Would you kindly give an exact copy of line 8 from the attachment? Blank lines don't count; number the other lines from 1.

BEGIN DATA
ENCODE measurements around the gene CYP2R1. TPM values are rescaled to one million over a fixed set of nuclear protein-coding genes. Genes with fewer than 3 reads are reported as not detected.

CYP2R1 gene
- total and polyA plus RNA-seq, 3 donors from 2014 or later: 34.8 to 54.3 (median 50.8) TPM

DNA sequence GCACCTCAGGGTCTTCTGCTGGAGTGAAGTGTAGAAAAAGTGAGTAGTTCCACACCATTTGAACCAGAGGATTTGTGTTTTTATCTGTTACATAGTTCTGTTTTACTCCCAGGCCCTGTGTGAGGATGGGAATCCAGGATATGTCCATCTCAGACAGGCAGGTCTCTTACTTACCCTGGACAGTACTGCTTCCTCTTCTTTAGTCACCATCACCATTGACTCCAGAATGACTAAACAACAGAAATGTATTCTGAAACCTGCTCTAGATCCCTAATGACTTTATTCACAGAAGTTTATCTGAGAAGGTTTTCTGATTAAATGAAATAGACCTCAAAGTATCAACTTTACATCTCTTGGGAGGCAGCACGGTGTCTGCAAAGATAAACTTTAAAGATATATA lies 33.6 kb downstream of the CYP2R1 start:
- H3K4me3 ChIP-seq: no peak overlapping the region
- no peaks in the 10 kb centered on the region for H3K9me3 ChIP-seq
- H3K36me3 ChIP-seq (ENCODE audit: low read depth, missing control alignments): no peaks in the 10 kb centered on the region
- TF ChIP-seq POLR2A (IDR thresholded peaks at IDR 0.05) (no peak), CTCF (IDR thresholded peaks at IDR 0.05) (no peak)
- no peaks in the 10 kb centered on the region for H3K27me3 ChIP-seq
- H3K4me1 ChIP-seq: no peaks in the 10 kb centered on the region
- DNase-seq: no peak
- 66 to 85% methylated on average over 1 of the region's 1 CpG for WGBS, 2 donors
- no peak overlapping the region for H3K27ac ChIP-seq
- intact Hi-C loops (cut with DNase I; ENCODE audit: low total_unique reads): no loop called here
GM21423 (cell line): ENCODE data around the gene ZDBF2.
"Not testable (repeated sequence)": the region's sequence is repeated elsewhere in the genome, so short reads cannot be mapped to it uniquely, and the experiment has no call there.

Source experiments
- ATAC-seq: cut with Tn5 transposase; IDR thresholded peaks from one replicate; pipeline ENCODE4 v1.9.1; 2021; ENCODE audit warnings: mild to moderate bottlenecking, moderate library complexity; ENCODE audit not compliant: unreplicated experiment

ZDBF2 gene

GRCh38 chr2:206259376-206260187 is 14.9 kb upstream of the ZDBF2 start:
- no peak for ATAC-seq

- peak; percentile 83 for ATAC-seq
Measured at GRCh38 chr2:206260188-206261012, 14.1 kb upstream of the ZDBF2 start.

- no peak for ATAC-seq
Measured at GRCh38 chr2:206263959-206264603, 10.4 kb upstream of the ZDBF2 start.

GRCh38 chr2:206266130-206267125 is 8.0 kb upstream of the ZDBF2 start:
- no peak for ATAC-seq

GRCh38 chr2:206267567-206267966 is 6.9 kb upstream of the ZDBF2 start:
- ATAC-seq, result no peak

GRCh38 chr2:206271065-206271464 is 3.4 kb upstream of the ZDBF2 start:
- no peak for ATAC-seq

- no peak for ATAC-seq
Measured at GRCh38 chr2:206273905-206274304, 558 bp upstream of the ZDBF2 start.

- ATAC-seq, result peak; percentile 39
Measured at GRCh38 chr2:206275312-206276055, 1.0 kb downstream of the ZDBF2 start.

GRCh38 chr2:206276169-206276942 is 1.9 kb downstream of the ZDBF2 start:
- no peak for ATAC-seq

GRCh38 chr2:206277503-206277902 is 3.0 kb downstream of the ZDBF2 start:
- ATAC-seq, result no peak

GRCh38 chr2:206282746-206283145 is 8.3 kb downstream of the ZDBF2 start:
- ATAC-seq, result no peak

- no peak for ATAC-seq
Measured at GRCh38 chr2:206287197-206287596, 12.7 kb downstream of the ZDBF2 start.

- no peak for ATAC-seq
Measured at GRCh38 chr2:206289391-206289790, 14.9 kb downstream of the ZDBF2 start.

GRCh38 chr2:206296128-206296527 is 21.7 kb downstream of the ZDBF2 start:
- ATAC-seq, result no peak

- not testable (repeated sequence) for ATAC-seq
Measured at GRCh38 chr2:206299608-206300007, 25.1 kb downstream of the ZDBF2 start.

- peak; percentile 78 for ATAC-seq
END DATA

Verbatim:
- TF ChIP-seq POLR2A (IDR thresholded peaks at IDR 0.05) (no peak), CTCF (IDR thresholded peaks at IDR 0.05) (no peak)